Lambda Alpha Journal, v.49, 2019

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About the Lambda Alpha Journal

The Lambda Alpha Journal is a publication of student papers by members of the Lambda Alpha National Honors Society for Anthropology and is published regularly at the Wichita State University Department of Anthropology. Professional, avocational, student manuscripts, and book reviews of recent publications are welcome. The journal is made possible through the efforts of the Journal editorial staff residing at the founding chapter, Alpha of Kansas . Funding for the Journal is obtained through subscriptions and continuing sponsorship by the Student Government Association of Wichita State University.

Editor in Chief : Dr. Peer H. Moore-Jansen

Founded by Dr. Lowell D. Holmes


Recent Submissions

Now showing 1 - 5 of 16
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    Lambda Alpha Journal, v.49 (complete version)
    (Wichita State University. Department of Anthropology, 2019) Lambda Alpha National Collegiate Honors Society for Anthropology
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    Letter from the editor
    (Wichita State University. Department of Anthropology, 2019) Moore-Jansen, Peer H.
    The manuscripts included in the current volume reports address topics such as: 1) the evolution of color vision in primates (Kulick); 2) challenges to carry forward African American identity and cultural continuity in rural United States (Jackson); 3) campus student culture and redefining indigeneity and identity among Native American students (Kainu); 4) the application of visual archaeology as a complement understanding of the dynamics and understanding of culture (Moses); 5) a call for solutions to continuing renegotiations of material culture and museum studies relative to identity formation among contemporary communities; 6) the recovery of human remains in a privy in Cohoes and the possible reflection the discovery offer social choices of 19th century working-class women in America (Murphy); 7) how to address wide-spread health risks related to poor sanitation in a city-neighborhood in Ghana integrating approaches from public health and anthropology (Sweatman); 8) a "net ethnographic" study the "review" component of online trade activity and operation, community formation (sellers and buyers), and eventual economic success (Milligan); 9) the practice of domestication of insects to create dyes for food and cosmetics and potential for an increased understanding of social complexity and status among "pre-contact" communities in the Americas (Clark); 10) a review and reassessment of skeletal variation in Neandertal cranial and postcranial skeletal morphology(Guerro); 11) the gendered history of public education in South Africa (Orzolek); 12) the impact of disease and inter population strife, on the Athenian demographic profile, economy, culture, and infrastructure (building projects) and how these changed the Athenian "landscape" (Stough). In addition, the journal presents a review of "The 'Bioachaeology of Dissection and Autopsy in the United States' by K.C. Nystrom, courtesy of the reviewer, Audrey Yoo.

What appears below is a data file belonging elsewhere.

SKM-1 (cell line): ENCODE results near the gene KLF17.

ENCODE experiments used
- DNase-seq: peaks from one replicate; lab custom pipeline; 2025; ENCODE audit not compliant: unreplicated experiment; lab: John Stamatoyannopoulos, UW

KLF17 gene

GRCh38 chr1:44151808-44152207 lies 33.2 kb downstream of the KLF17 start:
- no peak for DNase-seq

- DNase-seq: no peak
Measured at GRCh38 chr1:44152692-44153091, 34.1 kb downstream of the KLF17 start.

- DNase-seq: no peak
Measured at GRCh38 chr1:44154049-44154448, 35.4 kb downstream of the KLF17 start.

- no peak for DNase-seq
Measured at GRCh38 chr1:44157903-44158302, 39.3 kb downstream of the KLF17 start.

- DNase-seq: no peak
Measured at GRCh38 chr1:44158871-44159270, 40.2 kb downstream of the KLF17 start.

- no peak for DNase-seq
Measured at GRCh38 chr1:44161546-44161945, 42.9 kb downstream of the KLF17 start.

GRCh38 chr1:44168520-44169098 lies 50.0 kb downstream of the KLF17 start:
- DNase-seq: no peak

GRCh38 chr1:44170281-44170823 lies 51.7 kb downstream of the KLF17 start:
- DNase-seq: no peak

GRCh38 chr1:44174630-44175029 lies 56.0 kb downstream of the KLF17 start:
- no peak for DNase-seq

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    21st Annual Lambda Alpha Symposium, Wichita State University, April 13, 2019
    (Wichita State University. Department of Anthropology, 2019) Lambda Alpha National Collegiate Honors Society for Anthropology